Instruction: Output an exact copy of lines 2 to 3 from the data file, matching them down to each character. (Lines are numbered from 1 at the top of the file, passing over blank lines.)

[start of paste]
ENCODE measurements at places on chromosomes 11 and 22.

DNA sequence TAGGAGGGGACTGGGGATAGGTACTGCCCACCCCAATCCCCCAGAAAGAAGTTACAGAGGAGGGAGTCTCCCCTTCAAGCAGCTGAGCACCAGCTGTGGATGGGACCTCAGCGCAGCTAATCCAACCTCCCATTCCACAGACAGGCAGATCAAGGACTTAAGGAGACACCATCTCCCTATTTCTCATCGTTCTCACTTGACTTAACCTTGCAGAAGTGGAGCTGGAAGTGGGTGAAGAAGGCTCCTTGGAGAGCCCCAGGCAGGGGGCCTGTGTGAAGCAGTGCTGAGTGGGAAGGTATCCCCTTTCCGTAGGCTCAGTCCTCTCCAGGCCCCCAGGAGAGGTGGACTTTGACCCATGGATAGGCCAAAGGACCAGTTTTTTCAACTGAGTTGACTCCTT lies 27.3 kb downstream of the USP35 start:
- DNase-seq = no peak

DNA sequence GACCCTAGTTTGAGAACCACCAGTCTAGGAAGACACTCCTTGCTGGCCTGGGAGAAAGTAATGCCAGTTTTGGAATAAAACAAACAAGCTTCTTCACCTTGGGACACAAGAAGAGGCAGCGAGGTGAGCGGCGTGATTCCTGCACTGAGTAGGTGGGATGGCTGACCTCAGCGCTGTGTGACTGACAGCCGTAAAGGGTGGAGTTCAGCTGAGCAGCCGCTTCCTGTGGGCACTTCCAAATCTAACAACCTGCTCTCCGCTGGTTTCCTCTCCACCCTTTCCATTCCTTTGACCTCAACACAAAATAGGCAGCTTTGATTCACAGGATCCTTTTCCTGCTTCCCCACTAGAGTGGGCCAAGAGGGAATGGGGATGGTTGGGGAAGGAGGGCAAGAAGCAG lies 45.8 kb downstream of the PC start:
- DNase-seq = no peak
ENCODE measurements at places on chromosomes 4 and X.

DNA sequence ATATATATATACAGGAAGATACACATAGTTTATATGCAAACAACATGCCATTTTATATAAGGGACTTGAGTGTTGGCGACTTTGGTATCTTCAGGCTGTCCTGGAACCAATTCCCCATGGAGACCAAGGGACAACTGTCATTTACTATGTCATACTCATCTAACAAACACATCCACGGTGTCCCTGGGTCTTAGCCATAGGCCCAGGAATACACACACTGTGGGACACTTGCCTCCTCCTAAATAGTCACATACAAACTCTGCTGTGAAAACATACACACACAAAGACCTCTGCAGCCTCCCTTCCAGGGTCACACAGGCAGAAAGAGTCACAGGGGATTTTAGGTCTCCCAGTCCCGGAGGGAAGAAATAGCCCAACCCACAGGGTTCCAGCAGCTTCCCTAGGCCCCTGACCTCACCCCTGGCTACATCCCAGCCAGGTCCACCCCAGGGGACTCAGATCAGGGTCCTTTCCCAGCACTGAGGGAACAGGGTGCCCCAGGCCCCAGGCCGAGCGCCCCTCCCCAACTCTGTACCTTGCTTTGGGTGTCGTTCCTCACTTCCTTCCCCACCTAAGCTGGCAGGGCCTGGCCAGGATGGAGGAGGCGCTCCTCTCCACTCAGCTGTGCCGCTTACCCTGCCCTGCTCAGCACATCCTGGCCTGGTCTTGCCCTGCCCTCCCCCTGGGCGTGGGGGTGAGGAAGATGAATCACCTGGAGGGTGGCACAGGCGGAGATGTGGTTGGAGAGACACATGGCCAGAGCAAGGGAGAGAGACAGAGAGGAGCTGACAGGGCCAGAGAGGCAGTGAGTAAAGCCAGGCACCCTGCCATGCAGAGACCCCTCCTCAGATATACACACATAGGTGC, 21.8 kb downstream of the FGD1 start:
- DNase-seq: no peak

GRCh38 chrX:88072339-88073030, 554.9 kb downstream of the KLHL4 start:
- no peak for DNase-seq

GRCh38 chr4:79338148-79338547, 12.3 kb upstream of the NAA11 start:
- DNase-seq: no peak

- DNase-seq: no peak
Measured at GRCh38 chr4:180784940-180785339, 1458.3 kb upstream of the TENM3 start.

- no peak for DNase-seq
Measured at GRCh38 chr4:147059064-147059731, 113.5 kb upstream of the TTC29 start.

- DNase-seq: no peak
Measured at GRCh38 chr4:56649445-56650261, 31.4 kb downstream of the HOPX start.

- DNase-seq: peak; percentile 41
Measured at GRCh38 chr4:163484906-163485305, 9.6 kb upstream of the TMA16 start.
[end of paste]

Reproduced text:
DNA sequence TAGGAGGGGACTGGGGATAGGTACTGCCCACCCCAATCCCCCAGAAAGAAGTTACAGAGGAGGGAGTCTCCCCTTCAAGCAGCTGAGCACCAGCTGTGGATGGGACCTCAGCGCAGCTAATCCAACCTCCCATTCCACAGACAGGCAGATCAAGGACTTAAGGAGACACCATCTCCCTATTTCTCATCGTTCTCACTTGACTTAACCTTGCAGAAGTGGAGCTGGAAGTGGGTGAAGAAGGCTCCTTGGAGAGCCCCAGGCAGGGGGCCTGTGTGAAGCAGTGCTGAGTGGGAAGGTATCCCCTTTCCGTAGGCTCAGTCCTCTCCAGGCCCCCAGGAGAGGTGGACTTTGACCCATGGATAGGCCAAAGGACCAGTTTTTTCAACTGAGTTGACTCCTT lies 27.3 kb downstream of the USP35 start:
- DNase-seq = no peak